Andromeda Holds the Record of Most Black Holes Found in a Galaxy Other than Our Own Milky Way
Andromeda or M31 is one of the most famous galaxies in astronomy. It’s located 2.5 million light years away and it’s on a collision course with our galaxy the Milky Way. NASA’s Chandra observatory has been observing the universe in the x-ray wavelength and discovering black holes all across the universe. For the last 13 years with 152 observations Chandra has been able to add 26 new black holes to the previous 9 identified in Andromeda. Just think about that for a second. 35 total black holes. Each one of those black holes was caused by a star that was 5-10 times the mass of our Sun and collapsed into a black hole. Let’s take a closer look at Andromeda in x-ray vision.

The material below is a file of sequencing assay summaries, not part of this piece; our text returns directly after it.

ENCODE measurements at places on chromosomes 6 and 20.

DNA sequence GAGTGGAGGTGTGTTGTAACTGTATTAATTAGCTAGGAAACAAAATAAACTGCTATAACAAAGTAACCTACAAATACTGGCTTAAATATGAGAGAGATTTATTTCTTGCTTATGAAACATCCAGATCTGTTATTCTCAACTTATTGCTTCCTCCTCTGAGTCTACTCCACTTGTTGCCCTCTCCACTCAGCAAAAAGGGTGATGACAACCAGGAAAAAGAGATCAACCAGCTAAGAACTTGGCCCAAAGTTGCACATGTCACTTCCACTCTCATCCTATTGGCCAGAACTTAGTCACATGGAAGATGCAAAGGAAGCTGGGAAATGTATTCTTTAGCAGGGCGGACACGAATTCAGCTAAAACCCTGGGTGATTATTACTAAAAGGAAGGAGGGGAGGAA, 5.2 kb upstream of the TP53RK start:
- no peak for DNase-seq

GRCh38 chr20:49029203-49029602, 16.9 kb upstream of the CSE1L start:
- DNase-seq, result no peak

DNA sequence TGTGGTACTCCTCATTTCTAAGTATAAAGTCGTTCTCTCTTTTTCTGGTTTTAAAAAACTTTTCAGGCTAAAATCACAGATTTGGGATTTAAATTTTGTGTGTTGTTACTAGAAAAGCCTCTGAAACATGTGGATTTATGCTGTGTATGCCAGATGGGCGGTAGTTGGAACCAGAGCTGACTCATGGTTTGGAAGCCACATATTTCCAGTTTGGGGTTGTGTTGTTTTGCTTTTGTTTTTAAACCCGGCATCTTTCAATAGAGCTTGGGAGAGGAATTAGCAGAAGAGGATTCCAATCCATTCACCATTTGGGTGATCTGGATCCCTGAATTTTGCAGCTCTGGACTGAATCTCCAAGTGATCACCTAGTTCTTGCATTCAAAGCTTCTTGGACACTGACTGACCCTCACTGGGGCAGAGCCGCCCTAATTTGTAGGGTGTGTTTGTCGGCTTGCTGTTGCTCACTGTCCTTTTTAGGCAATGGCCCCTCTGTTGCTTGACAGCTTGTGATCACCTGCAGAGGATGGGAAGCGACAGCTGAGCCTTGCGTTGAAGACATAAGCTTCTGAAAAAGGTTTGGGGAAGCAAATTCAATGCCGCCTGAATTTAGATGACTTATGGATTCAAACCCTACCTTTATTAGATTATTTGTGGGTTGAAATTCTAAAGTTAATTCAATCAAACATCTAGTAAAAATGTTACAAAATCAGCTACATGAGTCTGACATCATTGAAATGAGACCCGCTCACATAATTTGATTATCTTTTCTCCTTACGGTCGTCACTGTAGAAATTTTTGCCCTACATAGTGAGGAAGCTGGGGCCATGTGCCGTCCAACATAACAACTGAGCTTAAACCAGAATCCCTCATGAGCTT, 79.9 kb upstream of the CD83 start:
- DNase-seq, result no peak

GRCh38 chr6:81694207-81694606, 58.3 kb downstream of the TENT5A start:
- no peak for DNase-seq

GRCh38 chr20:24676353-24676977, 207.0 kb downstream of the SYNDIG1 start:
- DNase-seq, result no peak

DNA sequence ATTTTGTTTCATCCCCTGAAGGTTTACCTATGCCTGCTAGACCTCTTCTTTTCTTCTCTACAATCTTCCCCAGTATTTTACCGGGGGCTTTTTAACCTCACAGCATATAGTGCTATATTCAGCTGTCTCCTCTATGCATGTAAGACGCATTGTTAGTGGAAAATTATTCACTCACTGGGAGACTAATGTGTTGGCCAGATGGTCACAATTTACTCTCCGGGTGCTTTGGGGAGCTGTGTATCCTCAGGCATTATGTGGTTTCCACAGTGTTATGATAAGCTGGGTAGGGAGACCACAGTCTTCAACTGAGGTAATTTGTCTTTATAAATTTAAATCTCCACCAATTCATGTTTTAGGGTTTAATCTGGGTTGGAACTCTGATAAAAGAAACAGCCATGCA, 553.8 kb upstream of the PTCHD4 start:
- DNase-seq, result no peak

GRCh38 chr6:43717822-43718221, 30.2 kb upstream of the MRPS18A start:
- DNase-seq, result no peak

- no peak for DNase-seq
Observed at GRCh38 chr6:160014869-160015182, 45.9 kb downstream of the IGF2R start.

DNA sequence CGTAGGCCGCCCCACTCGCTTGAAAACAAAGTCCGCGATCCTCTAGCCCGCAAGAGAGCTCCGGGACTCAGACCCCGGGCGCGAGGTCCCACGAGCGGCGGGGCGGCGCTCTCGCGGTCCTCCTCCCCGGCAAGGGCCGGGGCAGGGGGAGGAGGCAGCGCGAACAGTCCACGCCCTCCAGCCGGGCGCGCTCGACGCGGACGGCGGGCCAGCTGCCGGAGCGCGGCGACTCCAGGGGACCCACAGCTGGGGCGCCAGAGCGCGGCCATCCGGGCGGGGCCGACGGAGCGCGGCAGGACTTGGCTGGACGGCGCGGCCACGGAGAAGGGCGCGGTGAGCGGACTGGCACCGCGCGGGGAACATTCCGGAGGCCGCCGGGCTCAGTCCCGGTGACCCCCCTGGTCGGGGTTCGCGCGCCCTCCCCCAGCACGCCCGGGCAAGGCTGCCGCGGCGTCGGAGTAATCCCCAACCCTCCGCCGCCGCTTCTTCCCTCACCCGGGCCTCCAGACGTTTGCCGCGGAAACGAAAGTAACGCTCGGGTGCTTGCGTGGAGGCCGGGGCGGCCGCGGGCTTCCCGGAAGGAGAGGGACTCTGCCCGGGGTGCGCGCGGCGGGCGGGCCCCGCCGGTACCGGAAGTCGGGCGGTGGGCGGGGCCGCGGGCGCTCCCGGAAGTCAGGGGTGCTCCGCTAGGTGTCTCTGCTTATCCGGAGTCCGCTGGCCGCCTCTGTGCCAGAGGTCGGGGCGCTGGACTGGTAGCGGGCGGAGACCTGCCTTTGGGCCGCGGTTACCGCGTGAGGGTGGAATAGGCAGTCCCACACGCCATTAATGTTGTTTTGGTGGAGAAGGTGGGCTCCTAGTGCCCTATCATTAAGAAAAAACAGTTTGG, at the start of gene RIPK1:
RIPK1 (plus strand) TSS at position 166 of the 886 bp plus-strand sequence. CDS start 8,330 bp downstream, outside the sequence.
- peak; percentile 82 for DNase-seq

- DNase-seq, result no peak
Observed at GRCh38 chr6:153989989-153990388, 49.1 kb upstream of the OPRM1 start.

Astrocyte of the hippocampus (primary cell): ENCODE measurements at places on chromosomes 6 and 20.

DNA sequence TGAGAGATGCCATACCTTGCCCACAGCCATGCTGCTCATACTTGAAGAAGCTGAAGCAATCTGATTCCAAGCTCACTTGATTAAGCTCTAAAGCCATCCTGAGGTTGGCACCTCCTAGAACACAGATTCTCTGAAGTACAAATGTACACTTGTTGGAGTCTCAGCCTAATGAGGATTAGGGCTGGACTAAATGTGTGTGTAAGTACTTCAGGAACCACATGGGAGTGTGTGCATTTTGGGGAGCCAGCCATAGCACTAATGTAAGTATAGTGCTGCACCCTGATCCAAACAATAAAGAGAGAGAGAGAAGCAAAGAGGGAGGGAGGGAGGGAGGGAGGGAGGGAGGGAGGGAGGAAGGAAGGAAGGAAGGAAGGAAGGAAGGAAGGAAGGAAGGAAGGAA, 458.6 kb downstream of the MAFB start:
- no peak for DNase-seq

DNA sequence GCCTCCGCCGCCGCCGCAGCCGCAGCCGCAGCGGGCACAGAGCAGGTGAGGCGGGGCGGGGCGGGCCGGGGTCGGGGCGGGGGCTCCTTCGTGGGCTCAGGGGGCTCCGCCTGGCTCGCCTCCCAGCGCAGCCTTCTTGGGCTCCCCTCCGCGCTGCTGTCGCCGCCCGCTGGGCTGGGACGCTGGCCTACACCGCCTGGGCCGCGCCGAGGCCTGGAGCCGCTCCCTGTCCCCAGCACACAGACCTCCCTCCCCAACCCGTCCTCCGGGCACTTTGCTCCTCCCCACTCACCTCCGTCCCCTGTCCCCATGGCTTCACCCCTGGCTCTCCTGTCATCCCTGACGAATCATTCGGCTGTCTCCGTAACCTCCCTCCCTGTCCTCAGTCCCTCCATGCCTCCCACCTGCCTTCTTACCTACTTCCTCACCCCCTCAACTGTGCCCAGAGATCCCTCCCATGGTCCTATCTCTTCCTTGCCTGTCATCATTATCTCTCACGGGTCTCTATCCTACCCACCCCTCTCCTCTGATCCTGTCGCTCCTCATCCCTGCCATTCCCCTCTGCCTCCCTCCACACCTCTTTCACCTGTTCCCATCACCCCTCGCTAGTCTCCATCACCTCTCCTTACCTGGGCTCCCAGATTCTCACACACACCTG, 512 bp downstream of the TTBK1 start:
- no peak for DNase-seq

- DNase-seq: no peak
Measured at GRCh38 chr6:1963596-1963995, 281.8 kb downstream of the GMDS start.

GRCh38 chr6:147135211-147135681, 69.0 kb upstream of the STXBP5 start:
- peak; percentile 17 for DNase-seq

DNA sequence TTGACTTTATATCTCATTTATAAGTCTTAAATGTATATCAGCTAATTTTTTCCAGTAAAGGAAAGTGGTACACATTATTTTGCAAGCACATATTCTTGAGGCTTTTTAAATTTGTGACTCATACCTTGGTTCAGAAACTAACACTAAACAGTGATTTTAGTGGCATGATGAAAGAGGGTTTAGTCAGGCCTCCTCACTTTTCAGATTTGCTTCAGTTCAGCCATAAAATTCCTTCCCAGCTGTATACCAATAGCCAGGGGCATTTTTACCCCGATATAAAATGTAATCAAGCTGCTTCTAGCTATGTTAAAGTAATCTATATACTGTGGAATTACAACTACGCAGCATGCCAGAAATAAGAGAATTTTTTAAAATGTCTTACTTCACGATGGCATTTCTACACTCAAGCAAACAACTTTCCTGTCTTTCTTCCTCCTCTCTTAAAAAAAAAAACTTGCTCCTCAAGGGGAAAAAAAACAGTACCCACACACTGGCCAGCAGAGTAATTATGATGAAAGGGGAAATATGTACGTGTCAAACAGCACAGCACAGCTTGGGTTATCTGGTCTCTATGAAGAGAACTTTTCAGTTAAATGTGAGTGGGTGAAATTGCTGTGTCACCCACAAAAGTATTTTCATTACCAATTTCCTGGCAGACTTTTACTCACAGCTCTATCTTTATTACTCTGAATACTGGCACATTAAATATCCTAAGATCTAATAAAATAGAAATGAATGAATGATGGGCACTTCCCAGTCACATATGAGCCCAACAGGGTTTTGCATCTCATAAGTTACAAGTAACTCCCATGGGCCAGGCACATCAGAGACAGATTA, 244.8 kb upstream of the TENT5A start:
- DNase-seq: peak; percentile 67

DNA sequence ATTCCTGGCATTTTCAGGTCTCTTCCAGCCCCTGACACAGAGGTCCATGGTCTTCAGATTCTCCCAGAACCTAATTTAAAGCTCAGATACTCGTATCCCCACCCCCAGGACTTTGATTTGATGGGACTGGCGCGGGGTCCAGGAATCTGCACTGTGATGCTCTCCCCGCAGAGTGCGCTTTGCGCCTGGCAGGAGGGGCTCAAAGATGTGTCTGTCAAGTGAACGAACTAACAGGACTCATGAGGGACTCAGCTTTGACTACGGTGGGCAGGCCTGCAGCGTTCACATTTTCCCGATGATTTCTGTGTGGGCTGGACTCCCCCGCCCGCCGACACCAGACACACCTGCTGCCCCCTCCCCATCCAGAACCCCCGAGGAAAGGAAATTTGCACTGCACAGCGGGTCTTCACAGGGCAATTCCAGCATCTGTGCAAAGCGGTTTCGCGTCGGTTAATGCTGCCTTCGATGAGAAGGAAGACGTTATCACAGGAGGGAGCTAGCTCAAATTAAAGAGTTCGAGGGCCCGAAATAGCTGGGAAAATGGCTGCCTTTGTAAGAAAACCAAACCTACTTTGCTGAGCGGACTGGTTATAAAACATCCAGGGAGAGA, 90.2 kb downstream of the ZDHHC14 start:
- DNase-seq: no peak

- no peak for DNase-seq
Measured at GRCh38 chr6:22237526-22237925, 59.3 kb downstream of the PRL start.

This Chandra image shows 28 of the 35 black holes in Andromeda. Just seven of those black holes are within 1000 light years of the center of Andromeda. 8 of the 9 black holes previously discovered are part of globular clusters or stars that that are spread all across in a spiral formation. This discovery is exciting and with more observations astronomers can learn more about the the behavior of black holes. Andromeda is one of the largest galaxies in our local group and has an estimated 1 trillion stars in its galaxies which is at least 2-3 times more than the Milky Ways. For more information you can read the paper here.
Latest posts by Zain Husain (see all)
- 5 Things Astronomers Learned About Venus that Surprised Them - January 16, 2020
- Rubin’s Galaxy (UGC 2885) Largest Galaxy in Local Universe? - January 6, 2020
- 10 Amazing Discoveries that Changed Astronomy in the Last Decade - December 31, 2019